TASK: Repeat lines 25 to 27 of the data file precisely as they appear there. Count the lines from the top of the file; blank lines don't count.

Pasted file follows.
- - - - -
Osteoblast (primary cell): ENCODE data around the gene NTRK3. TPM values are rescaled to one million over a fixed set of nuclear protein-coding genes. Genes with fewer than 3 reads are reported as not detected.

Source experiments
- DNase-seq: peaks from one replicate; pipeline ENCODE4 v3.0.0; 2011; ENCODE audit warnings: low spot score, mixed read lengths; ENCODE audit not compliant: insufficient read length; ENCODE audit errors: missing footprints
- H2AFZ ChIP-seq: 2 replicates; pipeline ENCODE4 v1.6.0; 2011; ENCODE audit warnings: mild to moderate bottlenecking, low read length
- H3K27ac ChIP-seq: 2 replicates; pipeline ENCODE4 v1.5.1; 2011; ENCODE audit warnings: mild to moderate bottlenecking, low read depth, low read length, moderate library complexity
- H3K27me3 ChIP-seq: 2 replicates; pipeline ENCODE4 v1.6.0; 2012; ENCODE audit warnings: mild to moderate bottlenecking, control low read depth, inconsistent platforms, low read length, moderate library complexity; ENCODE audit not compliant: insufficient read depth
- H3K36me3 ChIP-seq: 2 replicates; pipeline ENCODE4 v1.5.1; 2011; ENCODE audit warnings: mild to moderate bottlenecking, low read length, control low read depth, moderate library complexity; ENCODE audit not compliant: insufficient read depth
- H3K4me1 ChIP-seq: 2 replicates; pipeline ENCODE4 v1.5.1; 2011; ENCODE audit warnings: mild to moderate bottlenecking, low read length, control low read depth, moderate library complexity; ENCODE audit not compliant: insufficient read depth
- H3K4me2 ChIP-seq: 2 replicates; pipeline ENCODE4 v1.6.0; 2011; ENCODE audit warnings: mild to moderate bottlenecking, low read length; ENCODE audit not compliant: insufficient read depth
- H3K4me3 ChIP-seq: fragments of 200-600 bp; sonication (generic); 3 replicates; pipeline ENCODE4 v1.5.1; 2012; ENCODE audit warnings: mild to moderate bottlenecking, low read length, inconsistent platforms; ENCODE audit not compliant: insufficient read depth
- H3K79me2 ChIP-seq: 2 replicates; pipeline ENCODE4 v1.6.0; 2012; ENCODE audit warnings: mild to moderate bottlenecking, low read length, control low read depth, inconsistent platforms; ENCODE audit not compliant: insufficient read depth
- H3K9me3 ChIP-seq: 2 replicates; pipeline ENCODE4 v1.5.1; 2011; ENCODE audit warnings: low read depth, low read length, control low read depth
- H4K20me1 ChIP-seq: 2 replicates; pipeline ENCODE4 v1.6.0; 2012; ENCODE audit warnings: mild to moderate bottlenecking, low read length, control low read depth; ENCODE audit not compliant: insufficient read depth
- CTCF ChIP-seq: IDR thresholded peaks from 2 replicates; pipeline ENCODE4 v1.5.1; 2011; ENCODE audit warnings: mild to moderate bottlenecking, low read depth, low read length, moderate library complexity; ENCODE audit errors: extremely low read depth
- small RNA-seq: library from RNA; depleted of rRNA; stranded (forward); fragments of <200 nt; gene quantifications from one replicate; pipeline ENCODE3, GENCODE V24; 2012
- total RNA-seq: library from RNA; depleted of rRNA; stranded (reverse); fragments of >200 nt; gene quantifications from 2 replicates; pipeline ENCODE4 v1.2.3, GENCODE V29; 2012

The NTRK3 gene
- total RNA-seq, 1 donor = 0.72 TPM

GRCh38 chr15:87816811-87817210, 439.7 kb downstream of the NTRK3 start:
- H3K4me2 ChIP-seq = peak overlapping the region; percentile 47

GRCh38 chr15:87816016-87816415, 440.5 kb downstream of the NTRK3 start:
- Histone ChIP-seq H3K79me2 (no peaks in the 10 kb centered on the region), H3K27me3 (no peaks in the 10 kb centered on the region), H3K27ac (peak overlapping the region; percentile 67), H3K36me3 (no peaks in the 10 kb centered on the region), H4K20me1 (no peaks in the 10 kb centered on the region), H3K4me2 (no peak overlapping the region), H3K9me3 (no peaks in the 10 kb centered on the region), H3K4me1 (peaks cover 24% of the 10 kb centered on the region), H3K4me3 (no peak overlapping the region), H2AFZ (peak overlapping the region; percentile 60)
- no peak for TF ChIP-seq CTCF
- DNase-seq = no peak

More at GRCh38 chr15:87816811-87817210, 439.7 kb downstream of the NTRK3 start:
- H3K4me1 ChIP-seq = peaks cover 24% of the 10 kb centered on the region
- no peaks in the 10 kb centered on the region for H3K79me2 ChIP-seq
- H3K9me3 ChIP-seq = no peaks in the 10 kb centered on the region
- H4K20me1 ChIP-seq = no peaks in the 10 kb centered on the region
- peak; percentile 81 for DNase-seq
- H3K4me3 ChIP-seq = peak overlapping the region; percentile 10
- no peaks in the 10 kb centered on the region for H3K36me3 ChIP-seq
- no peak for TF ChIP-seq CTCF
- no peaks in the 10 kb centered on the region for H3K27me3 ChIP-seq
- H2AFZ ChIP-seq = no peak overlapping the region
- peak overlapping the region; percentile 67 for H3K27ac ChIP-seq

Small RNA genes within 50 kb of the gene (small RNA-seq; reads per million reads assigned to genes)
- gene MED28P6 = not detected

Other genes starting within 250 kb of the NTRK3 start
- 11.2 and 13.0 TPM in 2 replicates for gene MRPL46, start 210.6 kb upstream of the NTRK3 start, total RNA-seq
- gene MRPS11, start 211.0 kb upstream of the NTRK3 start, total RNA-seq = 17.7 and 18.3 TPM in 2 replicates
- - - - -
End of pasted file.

More at GRCh38 chr15:87816811-87817210, 439.7 kb downstream of the NTRK3 start:
- H3K4me1 ChIP-seq = peaks cover 24% of the 10 kb centered on the region
- no peaks in the 10 kb centered on the region for H3K79me2 ChIP-seq